These observations shifted organized responses away from being overly rigid to being something more flexible. The message is clear: Chaos calls for creativity. “Planning and management systems are necessary but shouldn’t stifle the emergence and creativity of groups that end up actually being very helpful,” she says. “Planning and improvisation go hand-in-hand.”
On a cold night last January, a 7.9-magnitude earthquake struck the Gulf of Alaska, causing officials from Environment Canada and the National Tsunami Warning Center in the U.S. to issue an alert. A tsunami was coming.
Warning sirens blared in communities up and down the British Columbian and Alaskan coasts, waking residents from their slumber and activating emergency response officials to prepare for the approaching disaster.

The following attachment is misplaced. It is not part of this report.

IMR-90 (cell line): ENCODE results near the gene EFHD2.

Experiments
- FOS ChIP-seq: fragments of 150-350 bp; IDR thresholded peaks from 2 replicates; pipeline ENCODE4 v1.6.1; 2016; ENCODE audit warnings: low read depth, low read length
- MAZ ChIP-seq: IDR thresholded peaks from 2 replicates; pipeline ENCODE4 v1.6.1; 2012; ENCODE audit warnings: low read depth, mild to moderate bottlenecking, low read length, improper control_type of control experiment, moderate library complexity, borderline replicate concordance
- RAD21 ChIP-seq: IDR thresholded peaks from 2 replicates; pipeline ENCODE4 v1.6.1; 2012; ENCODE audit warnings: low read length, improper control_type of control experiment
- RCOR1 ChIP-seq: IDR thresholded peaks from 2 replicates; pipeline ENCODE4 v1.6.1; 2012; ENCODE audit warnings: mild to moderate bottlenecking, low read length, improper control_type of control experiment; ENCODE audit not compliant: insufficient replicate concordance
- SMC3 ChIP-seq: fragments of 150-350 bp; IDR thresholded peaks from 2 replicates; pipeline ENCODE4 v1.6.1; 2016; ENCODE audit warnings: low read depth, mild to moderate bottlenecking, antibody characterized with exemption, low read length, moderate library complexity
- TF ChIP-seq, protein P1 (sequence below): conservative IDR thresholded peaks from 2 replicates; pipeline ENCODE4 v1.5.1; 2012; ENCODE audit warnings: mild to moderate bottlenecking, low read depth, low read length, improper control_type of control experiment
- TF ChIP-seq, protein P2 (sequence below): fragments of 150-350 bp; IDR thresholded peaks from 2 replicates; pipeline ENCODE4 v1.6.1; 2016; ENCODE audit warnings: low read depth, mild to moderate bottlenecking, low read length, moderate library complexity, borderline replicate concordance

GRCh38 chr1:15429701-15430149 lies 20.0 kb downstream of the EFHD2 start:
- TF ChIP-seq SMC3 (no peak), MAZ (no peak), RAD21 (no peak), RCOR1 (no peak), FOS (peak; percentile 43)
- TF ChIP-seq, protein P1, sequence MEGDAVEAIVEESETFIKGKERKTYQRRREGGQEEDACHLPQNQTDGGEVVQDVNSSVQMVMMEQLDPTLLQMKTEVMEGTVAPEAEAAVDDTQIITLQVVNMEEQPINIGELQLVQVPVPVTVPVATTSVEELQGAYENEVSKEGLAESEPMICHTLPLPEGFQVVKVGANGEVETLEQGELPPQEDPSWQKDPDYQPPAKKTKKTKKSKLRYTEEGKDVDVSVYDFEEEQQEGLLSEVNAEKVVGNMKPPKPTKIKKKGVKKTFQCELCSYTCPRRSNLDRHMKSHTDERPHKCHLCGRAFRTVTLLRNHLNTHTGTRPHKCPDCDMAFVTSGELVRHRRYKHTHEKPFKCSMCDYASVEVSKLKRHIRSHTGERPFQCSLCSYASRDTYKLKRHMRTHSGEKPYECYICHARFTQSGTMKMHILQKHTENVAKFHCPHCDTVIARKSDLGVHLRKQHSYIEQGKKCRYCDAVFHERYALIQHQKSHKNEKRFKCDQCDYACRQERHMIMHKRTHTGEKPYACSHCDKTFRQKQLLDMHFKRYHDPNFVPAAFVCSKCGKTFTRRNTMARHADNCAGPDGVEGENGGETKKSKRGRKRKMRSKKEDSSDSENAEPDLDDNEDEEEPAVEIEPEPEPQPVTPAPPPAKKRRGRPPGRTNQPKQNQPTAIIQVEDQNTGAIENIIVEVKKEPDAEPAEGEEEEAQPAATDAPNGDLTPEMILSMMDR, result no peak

Hours later, the alert was cancelled. But, like the ballistic missile warning that occurred in Hawaii a few weeks earlier, it was a wake-up call. How prepared are we really?
In areas like the Pacific Northwest where some experts predict the “big one”—a 9.0-magnitude earthquake that will cause 20-metre-high tsunami waves, potentially killing thousands from B.C. to northern California—has a one in three chance of happening in the next 50 years, the question is even more relevant.
“It is really difficult to be totally prepared,” John Clague, an earth sciences professor at Simon Fraser University, acknowledged to media at the time. “I would say we’re not really ready for something like this.”
Fortunately, within the dark shadow of looming disasters there is hope: the rapid growth of the emergency management field. The Bureau of Labor Statistics in the U.S. estimates the need for emergency management directors to grow by six per cent by 2024.